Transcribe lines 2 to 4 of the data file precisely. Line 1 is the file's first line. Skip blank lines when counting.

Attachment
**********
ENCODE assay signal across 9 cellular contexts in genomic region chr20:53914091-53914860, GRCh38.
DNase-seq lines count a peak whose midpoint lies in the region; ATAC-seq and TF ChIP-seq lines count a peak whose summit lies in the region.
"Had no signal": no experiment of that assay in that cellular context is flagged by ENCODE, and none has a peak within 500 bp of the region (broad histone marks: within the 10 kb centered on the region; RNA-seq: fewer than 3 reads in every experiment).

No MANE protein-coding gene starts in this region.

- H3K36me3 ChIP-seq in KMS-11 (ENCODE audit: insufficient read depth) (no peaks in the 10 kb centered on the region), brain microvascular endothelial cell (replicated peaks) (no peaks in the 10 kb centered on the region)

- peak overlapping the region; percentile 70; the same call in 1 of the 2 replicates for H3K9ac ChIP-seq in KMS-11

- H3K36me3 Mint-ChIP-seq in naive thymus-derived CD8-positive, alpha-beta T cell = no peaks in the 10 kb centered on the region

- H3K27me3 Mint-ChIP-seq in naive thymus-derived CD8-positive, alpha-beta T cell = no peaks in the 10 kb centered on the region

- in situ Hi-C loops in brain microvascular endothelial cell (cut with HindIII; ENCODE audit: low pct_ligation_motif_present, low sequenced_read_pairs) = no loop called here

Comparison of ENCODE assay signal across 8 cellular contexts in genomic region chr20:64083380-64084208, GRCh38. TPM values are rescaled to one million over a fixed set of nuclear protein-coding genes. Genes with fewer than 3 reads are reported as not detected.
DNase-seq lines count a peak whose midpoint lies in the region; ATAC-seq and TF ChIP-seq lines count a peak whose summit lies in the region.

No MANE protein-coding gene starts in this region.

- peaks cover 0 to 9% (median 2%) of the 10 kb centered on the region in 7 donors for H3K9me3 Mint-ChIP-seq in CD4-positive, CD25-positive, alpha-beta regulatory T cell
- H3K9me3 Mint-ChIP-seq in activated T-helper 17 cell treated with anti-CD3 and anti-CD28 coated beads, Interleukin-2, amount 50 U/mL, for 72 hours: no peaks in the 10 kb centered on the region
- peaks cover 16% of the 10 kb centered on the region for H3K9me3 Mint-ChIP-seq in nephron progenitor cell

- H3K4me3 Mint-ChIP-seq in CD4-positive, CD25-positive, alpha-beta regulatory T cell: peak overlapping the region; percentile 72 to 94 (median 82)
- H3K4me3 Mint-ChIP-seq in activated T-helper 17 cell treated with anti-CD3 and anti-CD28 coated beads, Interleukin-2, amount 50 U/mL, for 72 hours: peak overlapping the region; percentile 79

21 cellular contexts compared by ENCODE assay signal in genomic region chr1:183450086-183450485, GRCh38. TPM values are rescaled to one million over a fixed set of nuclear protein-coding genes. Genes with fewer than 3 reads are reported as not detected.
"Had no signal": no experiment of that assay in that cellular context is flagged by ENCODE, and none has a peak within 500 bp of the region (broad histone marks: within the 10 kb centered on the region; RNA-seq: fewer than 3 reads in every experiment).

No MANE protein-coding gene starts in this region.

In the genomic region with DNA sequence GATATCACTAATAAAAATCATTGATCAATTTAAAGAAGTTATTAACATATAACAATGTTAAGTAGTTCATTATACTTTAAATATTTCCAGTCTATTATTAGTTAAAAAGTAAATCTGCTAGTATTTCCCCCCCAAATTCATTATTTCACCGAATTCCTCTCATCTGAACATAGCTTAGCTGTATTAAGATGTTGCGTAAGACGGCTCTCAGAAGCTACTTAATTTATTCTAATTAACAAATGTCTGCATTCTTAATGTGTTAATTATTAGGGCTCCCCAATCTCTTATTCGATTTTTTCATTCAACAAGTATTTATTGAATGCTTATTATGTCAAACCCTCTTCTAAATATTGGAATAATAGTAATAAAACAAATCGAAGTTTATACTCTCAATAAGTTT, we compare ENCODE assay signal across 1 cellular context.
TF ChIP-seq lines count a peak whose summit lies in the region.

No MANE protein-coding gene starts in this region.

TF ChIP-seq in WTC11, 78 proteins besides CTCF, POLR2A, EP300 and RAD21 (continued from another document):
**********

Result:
DNase-seq lines count a peak whose midpoint lies in the region; ATAC-seq and TF ChIP-seq lines count a peak whose summit lies in the region.
"Had no signal": no experiment of that assay in that cellular context is flagged by ENCODE, and none has a peak within 500 bp of the region (broad histone marks: within the 10 kb centered on the region; RNA-seq: fewer than 3 reads in every experiment).

No MANE protein-coding gene starts in this region.